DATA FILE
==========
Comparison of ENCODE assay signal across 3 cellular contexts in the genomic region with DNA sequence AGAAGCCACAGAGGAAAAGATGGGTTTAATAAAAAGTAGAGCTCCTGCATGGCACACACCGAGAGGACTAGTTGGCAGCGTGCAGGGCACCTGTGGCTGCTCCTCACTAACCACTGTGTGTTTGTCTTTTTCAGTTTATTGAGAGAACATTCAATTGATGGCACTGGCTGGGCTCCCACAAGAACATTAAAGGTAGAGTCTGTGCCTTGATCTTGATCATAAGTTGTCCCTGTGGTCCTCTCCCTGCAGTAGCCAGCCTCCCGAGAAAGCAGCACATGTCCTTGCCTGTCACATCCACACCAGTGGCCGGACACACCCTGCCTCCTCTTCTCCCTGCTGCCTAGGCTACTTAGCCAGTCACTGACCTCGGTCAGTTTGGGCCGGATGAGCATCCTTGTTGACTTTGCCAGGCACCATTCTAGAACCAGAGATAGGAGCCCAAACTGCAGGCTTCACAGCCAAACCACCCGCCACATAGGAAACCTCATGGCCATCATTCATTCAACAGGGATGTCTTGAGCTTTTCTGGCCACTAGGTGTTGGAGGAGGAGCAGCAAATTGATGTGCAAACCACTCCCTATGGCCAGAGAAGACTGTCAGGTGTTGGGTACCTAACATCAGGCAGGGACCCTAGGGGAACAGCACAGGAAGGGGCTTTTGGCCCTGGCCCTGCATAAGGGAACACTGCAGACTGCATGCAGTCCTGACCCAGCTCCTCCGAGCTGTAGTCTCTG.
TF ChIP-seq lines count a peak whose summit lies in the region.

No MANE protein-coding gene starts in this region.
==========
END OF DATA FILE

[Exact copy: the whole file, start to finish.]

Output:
Comparison of ENCODE assay signal across 3 cellular contexts in the genomic region with DNA sequence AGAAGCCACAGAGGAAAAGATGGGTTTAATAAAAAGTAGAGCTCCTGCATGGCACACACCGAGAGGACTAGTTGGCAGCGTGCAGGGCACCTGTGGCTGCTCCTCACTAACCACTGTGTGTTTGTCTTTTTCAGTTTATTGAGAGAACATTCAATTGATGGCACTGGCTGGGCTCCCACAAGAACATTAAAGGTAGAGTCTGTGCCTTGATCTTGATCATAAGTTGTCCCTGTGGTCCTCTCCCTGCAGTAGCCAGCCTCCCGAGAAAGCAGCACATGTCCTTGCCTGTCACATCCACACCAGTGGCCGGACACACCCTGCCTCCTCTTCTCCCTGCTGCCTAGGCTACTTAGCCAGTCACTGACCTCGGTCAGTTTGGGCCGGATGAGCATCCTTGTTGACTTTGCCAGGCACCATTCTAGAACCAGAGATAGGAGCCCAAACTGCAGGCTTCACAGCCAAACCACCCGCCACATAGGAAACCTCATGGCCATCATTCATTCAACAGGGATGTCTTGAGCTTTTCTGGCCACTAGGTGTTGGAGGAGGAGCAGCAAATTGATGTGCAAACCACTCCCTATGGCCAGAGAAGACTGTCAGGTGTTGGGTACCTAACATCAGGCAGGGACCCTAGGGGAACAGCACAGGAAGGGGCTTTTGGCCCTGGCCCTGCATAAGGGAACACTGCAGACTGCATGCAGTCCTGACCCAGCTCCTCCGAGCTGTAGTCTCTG.
TF ChIP-seq lines count a peak whose summit lies in the region.

No MANE protein-coding gene starts in this region.